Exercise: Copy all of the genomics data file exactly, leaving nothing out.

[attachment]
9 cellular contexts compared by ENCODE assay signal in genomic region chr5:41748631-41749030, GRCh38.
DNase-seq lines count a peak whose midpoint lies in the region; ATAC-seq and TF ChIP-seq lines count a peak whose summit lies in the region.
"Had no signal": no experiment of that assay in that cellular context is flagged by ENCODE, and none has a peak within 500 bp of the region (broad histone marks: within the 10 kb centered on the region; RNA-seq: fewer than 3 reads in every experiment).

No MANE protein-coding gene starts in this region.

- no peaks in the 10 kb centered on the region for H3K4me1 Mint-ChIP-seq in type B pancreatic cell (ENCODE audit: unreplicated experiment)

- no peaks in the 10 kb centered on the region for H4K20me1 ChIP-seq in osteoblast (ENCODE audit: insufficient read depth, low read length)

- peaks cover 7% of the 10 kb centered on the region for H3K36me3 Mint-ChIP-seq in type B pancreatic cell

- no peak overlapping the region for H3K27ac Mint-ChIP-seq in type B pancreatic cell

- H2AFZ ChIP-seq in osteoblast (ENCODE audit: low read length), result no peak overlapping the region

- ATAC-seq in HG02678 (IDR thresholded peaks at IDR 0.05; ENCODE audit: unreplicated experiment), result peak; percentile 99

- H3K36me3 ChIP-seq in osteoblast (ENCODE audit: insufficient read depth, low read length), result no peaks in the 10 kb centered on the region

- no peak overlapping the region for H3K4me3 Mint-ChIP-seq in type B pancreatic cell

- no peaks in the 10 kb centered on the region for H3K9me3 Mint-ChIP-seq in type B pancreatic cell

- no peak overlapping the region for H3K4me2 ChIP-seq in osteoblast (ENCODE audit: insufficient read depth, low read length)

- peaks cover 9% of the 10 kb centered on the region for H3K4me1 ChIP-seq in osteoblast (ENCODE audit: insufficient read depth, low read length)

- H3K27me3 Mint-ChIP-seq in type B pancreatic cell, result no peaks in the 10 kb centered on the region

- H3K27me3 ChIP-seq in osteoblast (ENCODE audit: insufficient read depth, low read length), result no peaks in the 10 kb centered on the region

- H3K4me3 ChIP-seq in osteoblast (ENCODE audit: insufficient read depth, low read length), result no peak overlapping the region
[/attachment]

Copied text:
9 cellular contexts compared by ENCODE assay signal in genomic region chr5:41748631-41749030, GRCh38.
DNase-seq lines count a peak whose midpoint lies in the region; ATAC-seq and TF ChIP-seq lines count a peak whose summit lies in the region.
"Had no signal": no experiment of that assay in that cellular context is flagged by ENCODE, and none has a peak within 500 bp of the region (broad histone marks: within the 10 kb centered on the region; RNA-seq: fewer than 3 reads in every experiment).

No MANE protein-coding gene starts in this region.

- no peaks in the 10 kb centered on the region for H3K4me1 Mint-ChIP-seq in type B pancreatic cell (ENCODE audit: unreplicated experiment)

- no peaks in the 10 kb centered on the region for H4K20me1 ChIP-seq in osteoblast (ENCODE audit: insufficient read depth, low read length)

- peaks cover 7% of the 10 kb centered on the region for H3K36me3 Mint-ChIP-seq in type B pancreatic cell

- no peak overlapping the region for H3K27ac Mint-ChIP-seq in type B pancreatic cell

- H2AFZ ChIP-seq in osteoblast (ENCODE audit: low read length), result no peak overlapping the region

- ATAC-seq in HG02678 (IDR thresholded peaks at IDR 0.05; ENCODE audit: unreplicated experiment), result peak; percentile 99

- H3K36me3 ChIP-seq in osteoblast (ENCODE audit: insufficient read depth, low read length), result no peaks in the 10 kb centered on the region

- no peak overlapping the region for H3K4me3 Mint-ChIP-seq in type B pancreatic cell

- no peaks in the 10 kb centered on the region for H3K9me3 Mint-ChIP-seq in type B pancreatic cell

- no peak overlapping the region for H3K4me2 ChIP-seq in osteoblast (ENCODE audit: insufficient read depth, low read length)

- peaks cover 9% of the 10 kb centered on the region for H3K4me1 ChIP-seq in osteoblast (ENCODE audit: insufficient read depth, low read length)

- H3K27me3 Mint-ChIP-seq in type B pancreatic cell, result no peaks in the 10 kb centered on the region

- H3K27me3 ChIP-seq in osteoblast (ENCODE audit: insufficient read depth, low read length), result no peaks in the 10 kb centered on the region

- H3K4me3 ChIP-seq in osteoblast (ENCODE audit: insufficient read depth, low read length), result no peak overlapping the region